19 March 2014 | bkoganbing
MIght have worked for Roy Rogers
Richard Arlen joined the ranks of Republic's cowboy heroes in a story set in Civil War times. The Big Bonanza opens with Arlen still in handcuffs having escaped the custody of the Union Army which was going to court martial him for cowardice. He and Gabby Hayes go west to be with his little brother Bobby Driscoll who has gone for a dryer climate. It's what was done back in the day with consumption patients.
With that charge over his head Arlen and Hayes go to Nevada City where Driscoll is in the care of saloon owner Robert Livingston and saloon songstress Jane Frazee. Even though he and Livingston are old pals, Arlen isn't crazy about the moral influence on the kid being raised in a saloon.
He takes Driscoll over to Sunday School teacher Lynne Roberts and her dad Russell Simpson who owns the Big Bonanza mine. It's there that Arlen learns his old pal Livingston is the organizer of a gang threatening mine owners and ranchers.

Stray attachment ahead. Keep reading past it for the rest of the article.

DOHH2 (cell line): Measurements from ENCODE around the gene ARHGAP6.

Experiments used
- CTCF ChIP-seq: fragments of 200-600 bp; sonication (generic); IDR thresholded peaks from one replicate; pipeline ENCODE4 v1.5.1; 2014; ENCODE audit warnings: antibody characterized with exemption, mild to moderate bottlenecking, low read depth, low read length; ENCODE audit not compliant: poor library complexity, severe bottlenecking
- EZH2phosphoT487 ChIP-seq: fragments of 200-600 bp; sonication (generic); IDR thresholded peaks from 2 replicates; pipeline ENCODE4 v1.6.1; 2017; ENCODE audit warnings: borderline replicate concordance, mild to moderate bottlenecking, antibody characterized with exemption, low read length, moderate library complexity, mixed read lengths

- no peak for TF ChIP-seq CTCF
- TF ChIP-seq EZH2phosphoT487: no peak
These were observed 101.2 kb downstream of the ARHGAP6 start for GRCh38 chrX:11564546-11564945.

Arlen's not quite the Republic cowboy hero image and having him and Driscoll as brothers is ridiculous, there's more than 40 years between them. What might have worked for Roy Rogers in the same part looks dumb with Arlen.
As for Livingston we're led to believe that he cares for young Bobby. But when Bobby witnesses a murder by two of Livingston's henchmen all of a sudden Livingston's for killing a child that he's supposed to care about. Made no sense at all.
I'm sure this was something that might have been meant for Roy Rogers, but he was now doing modern westerns and this was passed to a visiting Arlen at Republic Studios. Maybe Roy was right to pass.